Although this is a step in the right direction, there is still no guarantee that the narrower "direct control" standard will be permanent. For this reason, NATSO continues to support the Save Local Businesses Act, which the House of Representatives passed last year. The legislation, which faces an uphill battle in the Senate, would cement the more favorable joint employer standard into law and eliminate the prospect that the standard will remain fluid as presidential administrations change.

The labor community will continue to push back on efforts to undercut the joint employer standard, however, and employers should be prepared for much fluidity in the months and years ahead.

There has been a consistent trend in recent years where employer-employee relationships are being abandoned in favor of more contract / free-lance work (think Uber's relationship with its drivers). The labor community strongly believes that formal employment is preferable for a variety of reasons (access to unemployment insurance, workers' compensation, overtime pay, healthcare benefits, anti-discrimination laws, and the right to form a union, to name a few.) There will be much pushback if employers continue to gravitate away from these relationships.

That trend will only be exacerbated by a provision in the recent tax reform law Congress passed that allows sole proprietors -- along with owners of partnerships or other so-called "pass-through entities" -- to deduct 20 percent of their revenue from their taxable income. The tax savings may prove enticing to employees who would choose to set out on their own and function as outside contractors. The provision may also be a boon for employers who are trying to reduce their payroll costs. Workers hired as contractors, who tend to be cheaper, may be less likely to complain about their tax status under the new tax law.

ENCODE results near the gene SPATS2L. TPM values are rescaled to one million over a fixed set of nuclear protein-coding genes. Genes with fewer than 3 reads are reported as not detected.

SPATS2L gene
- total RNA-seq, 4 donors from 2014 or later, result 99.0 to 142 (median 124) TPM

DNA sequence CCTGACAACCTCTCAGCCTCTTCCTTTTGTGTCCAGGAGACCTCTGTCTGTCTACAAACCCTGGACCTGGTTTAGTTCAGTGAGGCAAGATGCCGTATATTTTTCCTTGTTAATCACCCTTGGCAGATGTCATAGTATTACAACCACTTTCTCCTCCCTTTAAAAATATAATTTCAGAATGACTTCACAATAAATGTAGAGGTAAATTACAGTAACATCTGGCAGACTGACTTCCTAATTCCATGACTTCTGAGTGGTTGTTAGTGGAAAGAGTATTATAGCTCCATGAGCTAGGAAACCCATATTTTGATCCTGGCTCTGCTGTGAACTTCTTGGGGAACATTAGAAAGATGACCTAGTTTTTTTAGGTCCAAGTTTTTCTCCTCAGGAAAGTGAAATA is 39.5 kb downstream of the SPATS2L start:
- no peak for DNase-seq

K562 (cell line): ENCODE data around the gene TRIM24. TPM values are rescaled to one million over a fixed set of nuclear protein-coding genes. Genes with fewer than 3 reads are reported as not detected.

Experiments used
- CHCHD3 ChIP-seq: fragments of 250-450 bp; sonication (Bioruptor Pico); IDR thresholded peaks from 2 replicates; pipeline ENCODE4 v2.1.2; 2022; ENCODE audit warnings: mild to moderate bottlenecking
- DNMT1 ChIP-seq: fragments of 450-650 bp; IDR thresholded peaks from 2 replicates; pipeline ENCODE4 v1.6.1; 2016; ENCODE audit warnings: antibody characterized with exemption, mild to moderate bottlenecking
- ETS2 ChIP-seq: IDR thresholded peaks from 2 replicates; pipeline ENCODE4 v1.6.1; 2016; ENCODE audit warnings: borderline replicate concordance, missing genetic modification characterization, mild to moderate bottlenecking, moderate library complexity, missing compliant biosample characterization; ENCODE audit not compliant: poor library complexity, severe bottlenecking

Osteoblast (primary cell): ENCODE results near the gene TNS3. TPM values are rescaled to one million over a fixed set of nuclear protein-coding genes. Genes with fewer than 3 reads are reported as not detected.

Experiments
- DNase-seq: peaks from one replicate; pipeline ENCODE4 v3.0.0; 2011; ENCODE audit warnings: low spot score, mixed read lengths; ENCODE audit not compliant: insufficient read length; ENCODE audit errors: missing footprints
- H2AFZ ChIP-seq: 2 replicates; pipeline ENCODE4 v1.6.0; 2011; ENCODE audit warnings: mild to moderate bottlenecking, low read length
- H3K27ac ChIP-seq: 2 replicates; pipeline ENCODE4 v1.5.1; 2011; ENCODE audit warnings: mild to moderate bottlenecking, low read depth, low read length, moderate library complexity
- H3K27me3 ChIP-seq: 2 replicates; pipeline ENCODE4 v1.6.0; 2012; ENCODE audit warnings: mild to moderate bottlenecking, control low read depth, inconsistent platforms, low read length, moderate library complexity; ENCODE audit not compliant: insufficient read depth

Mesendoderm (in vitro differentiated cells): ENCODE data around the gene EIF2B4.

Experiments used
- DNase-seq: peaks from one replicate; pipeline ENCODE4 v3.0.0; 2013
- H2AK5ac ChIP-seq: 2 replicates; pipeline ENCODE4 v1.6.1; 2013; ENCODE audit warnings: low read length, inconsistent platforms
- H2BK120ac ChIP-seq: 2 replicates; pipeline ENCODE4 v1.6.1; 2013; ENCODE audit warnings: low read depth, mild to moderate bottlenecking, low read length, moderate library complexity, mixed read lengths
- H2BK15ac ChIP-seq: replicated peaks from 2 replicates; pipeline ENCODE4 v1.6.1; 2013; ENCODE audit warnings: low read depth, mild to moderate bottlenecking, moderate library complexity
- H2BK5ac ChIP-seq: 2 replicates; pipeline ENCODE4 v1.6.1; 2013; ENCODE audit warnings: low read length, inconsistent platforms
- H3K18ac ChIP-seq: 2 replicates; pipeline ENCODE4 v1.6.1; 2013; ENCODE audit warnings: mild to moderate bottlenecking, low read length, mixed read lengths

In the meantime, it appears clear that the Trump Administration will continue to exercise its authority to alleviate some of the expansive, labor-friendly measures taken by the Obama Administration. In December 2017, for example, the NLRB's General Counsel issued a sweeping memorandum signaling the agency's new approach to many controversial rulings and interpretations from the Obama-era board. The memo indicates the NLRB is likely to continue reconsidering and reversing course on key issues under the National Labor Relations Act.

The Department of Labor, meanwhile, has already set in motion plans to update the rules governing employee Overtime pay in a manner that is far less expansive than what the Obama Administration envisioned. The Obama Administration's controversial rule would have more than doubled the threshold under which workers must be paid overtime. How the Trump Administration resolves this issue will be the primary labor issue to watch in 2018.

NATSO's most recent comments to the Department of Labor on the Overtime issue are available here.

via Business Feeds